A STEAM engine has returned home after it was restored to its original glory.
The No.18 locomotive was built in 1877 and spent 92 years working in Seaham Harbour, transporting materials around the docks.
It was put into storage after its retirement in 1969, then in 1975 it was passed on to Beamish Museum which put it on display at its Edwardian Colliery, until it recently underwent an overhaul.
But before it is put on the tracks again and run at the museum’s railway, it was brought back to its home town to show the crowds who gathered on the Terrace Green this week.
Among those who welcomed it back was Derek Bland, 81, from Parkside, who recalled the engine from his days spent working for Elgey’s timber yard and at Dawdon pit, before becoming a council gardener and grave digger.
Derek, who is secretary of the town’s branch of the Royal British Legion, said: “I remember it was puffing around all the time. It was very busy then.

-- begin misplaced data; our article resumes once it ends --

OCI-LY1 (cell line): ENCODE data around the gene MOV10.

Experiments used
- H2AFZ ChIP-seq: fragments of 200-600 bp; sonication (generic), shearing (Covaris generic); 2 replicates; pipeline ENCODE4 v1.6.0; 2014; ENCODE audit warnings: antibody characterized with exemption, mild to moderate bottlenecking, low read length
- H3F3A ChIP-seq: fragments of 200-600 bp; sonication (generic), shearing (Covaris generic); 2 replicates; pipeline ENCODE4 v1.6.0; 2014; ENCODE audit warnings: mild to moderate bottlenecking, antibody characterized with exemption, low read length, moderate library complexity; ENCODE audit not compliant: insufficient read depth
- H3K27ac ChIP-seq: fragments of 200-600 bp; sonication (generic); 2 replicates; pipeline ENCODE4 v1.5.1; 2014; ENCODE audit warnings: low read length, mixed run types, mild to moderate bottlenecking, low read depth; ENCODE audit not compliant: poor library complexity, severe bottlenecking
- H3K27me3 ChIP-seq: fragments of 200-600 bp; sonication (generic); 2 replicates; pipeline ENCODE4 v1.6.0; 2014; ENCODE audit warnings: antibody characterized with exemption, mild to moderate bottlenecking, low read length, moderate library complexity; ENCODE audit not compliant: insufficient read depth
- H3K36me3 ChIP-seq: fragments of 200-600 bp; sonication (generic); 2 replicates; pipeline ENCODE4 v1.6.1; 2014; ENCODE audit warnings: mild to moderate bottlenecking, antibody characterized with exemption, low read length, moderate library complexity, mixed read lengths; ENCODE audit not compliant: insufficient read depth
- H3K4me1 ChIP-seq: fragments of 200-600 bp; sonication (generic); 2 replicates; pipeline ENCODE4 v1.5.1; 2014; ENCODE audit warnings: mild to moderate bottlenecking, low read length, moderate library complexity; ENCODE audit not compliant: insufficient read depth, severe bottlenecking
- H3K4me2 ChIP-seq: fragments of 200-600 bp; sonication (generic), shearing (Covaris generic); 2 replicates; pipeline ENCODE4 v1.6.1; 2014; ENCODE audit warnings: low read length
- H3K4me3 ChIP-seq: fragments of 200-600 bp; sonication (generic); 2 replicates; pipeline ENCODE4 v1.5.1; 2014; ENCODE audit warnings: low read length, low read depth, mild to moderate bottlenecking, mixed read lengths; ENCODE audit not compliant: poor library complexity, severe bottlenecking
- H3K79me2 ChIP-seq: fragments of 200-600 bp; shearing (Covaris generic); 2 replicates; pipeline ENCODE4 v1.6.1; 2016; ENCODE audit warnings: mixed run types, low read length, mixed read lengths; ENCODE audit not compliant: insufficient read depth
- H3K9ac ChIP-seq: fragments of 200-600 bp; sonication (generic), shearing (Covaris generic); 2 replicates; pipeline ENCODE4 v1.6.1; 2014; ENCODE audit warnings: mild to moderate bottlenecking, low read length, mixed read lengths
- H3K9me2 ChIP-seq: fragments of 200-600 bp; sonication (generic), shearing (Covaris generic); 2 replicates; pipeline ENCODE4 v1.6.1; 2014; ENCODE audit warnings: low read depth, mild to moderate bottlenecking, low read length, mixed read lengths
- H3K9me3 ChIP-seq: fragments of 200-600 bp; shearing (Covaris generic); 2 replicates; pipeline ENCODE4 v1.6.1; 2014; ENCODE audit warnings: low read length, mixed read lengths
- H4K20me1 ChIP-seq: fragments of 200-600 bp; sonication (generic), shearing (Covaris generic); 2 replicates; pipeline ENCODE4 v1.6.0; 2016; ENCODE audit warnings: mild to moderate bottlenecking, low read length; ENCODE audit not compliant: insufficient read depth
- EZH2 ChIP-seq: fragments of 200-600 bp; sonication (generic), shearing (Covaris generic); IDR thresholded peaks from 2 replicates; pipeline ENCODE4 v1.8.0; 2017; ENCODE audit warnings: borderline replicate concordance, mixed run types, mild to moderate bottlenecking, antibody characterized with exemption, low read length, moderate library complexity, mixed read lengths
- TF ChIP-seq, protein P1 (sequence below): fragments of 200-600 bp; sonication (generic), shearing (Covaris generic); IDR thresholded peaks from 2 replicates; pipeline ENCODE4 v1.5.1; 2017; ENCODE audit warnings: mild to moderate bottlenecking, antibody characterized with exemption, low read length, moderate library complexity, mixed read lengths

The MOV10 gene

“I think it’s fantastic. We should preserve more of our history.”
Deputy mayor Coun Barbara Ramshaw was among the members of Seaham Town Council on hand to see the engine brought into town.
She said: “I think it’s brilliant and it’s a great achievement to bring it back. The town council hopes the event will pave the way for other displays by the museum once the marina is opened to the public.”
Her consort, Coun Brian Allen, added: “It’s good to see it because a lot of these have been scrapped, used for parts or taken aborad.
“They’ve been vanishing and it’s great to see this one restored.”
The No.18 is a small standard gauge steam locomotive and its design was ideal for use on tightly-curved tracks and confined spaces around the harbour.
It is thought to be the last surviving engine made by Stephen Lewin and Co in Poole, Dorset.
Visitors to Beamish will be able to see it at its Power from the Past event, which runs until Sunday at its colliery railway.
It is expected to be running again soon, once final commissioning is done.